Shirley Campbell was nicknamed the Fergus Flash when she began racing but her life did not go as well in her later years. In 1953 she won $1650 and a trophy for Long Distance Swimming from the Egyptian Federation. When the Sports Hall of Fame on the CNE grounds closed, the statue went missing and in that period it was broken and the base was separated from the top. Campbell was reunited with the top part of her trophy 59 years after she won it.

I listened to Marilyn Bell’s crossing of the lake in 1954 on the radio and although I no longer remember the details I do remember how intensely we were focused on each new report from her coach, I think his name was Gus Ryder.

Here’s one of the poems titled The Fear of Silence:

A schoolyard dare. Patriotic indignation. A visit to The Star.
An American shouldn’t be the only one to challenge the lake.
Marilyn asked permission. Politesse and a smile.

The shoreline changes more than its citizens. The city
has leeched into the lake. Front Street really was the front.Arguments with the Lake
Fishermen docked at the market’s doors. It is as though
we want to live in that water – press into it, fill it up,
like empty hours filled now with digital detritus

and the fear of silence. Flo gave up before dawn, puking
in the white noise of tossing lake. While we creep ever closer.

And here’s another one about the lake itself titled The Pressure:

At thirty-three-feet the lake is the weight of another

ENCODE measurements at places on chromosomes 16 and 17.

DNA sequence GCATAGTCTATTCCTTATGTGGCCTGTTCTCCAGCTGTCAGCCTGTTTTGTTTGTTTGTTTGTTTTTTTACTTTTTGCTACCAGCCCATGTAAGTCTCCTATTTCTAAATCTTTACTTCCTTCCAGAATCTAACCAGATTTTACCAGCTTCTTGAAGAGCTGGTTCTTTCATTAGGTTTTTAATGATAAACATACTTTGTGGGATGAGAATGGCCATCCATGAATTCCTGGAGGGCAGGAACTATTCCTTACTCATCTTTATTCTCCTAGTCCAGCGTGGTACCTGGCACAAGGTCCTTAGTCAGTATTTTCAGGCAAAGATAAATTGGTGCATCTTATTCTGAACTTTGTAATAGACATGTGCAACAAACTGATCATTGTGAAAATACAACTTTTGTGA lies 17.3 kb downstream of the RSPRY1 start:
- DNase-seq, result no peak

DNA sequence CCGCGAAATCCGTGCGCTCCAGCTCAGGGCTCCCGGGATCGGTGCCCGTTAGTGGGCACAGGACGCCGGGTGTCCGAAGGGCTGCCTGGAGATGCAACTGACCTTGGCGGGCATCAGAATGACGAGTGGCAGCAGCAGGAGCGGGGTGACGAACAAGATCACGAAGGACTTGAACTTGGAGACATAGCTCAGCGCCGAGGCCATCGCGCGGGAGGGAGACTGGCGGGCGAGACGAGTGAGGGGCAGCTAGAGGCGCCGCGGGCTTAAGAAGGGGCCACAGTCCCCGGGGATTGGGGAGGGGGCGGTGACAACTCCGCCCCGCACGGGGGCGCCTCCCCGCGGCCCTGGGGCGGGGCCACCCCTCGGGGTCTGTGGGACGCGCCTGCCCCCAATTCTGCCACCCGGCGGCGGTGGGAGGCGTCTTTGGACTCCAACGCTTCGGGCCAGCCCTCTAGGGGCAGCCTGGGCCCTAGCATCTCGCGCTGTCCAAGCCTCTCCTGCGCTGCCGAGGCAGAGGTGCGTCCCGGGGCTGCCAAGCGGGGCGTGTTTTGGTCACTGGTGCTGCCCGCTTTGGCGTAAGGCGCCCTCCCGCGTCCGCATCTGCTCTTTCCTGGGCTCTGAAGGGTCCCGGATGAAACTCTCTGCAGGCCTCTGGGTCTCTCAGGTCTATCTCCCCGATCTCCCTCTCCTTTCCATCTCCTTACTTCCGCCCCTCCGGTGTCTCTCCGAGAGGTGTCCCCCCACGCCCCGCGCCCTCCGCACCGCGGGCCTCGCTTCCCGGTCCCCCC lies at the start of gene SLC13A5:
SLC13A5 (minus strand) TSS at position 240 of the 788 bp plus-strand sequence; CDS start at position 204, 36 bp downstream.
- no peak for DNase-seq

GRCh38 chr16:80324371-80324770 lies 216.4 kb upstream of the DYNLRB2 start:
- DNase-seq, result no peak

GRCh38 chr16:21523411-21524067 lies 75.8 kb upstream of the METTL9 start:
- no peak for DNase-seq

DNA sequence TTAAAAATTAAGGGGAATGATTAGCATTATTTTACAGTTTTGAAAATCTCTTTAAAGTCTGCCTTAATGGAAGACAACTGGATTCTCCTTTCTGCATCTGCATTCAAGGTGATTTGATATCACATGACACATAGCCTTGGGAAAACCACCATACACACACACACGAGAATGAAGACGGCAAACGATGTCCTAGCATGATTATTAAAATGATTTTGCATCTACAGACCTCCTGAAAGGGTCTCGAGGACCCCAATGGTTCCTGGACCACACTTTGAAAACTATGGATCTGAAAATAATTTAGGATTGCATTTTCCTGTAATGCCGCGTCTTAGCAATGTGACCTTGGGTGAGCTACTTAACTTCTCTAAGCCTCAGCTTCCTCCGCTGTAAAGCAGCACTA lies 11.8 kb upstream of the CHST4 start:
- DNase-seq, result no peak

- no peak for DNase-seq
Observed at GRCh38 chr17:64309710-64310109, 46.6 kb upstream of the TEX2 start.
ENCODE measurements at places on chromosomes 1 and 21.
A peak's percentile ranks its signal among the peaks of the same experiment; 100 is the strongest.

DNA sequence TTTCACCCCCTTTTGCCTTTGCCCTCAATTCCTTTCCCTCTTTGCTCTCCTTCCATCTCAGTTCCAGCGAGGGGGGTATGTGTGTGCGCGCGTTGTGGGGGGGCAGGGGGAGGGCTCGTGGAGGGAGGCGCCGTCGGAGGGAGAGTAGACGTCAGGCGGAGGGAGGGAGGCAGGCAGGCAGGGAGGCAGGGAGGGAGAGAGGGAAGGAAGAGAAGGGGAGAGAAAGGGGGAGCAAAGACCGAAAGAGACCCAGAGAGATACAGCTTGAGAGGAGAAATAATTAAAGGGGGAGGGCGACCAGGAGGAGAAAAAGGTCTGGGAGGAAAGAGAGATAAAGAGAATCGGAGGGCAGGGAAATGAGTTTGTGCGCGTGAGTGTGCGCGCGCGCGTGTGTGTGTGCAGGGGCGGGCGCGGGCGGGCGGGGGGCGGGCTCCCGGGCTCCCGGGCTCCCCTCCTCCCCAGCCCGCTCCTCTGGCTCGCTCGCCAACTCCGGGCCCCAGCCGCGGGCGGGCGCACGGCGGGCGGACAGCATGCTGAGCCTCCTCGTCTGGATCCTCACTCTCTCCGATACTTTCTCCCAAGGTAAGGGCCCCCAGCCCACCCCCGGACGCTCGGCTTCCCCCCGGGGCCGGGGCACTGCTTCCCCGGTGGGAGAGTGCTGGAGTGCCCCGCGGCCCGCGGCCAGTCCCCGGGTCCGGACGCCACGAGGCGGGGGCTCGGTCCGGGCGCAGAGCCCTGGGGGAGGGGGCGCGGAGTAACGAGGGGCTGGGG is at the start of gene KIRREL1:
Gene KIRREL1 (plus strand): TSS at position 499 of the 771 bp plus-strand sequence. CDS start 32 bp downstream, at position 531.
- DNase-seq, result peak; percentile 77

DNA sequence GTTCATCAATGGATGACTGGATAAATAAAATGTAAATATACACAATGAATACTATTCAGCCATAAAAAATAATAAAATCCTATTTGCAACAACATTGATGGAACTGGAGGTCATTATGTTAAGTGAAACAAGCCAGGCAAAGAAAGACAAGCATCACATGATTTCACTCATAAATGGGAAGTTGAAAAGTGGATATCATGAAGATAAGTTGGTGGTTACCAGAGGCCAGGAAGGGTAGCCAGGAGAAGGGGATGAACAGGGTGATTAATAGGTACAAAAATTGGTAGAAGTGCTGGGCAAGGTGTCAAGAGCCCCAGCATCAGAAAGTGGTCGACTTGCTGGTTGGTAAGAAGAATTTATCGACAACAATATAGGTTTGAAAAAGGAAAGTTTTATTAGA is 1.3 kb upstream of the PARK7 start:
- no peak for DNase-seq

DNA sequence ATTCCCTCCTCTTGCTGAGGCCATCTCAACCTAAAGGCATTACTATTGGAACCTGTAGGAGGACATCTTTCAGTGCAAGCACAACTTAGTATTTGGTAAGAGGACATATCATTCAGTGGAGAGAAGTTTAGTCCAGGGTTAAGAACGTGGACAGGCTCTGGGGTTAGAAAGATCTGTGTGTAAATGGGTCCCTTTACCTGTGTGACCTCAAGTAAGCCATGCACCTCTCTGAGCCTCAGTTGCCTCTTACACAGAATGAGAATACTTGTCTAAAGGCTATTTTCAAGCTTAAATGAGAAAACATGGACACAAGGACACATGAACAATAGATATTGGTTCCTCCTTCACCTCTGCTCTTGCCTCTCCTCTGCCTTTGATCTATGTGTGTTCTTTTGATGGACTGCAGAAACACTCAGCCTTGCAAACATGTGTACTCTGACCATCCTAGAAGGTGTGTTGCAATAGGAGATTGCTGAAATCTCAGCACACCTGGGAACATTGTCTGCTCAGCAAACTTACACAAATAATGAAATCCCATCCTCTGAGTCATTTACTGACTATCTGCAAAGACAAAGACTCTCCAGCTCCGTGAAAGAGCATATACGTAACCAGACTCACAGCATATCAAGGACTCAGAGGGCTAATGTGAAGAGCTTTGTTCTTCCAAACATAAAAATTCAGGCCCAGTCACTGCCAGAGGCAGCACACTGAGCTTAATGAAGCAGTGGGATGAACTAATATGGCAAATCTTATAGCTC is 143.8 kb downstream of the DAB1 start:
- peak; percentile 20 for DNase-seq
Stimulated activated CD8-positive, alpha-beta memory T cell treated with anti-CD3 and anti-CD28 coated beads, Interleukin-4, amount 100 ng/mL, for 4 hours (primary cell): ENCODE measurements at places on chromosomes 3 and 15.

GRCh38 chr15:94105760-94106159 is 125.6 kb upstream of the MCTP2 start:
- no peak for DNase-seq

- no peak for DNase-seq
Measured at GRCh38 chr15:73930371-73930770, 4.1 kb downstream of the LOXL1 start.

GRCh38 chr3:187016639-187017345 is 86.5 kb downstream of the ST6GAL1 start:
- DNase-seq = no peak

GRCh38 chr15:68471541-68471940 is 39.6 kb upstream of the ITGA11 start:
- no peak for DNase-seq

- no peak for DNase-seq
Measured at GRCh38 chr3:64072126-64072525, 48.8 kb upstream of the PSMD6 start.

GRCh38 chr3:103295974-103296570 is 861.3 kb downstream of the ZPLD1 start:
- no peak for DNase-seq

atmosphere bearing down. On the beach a column
the depth of my body weighs two point two tonnes.
Stare at the shore. Point past horizon.

Maybe this is the weight of water after all? More than
metaphor, or a way to find the level. On Saturn’s moon,
another Lake Ontario shores up against a frozen world,
cradled by its own tides. I’m hovering there. Just
a little heavier than here on earth.

Here’s the Jury’s Citation for the CBC Literary Award which is on the back cover:

“Aguments with the Lake is a coming-of-age poetic odyssey told in mythic and sensuous language.  In these verses the poet engages the element of water to discover the many meanings of (her) life. McEwanesque in scope, Arguments with the Lake invokes in the reader a sense of timelessness and breathless wonder.”

Onion Man by Kathryn Mockler

The first poetry book I have included on this blog. I am pleased to say that I enjoyed it. It is from the perspective of an eighteen year old woman working in a corn packing plant for the summer in the late 1980s. She has a boyfriend, Clinton, and they both work in the warehouse section of the plant where women do not generally work. The onion man works there also.

I found it interesting that three London, Ontario high schools are named – Central, CCH and Beal – two of which I worked at for short periods of time. This makes it a perfect tool for creative writing classes especially in the London area.

Deceptively simple. Flows smoothly like a story or a diary. Conversational at times, reflective at other times. Deals with issues of gender and class in the workplace, family pressures, educational choices and boyfriends.

I think people who never read poetry might be surprised at what a fun read this is and the memories and discussions it might generate.

 

 Onion Man

Clinton thinks

that working

is better than

being in high

school.  I don’t

agree at all,

but if I tell him

I don’t mind

high school

he’ll think I’m

conforming.

 

Some people like London,

I say. Some people think it’sKathryn Mockler

a nice place to live.   -Like

who? he asks.  -Like

immigrants I say.   -I bet if

they were born here they

wouldn’t.  I bet they’d think

it was just another shitty town.

Kathryn Mockler teaches poetry and screen writing at the University of Western Ontario. She received her MFA in creative writing from the University of British Columbia and her BA in Honours English and Creative Writing from Concordia University.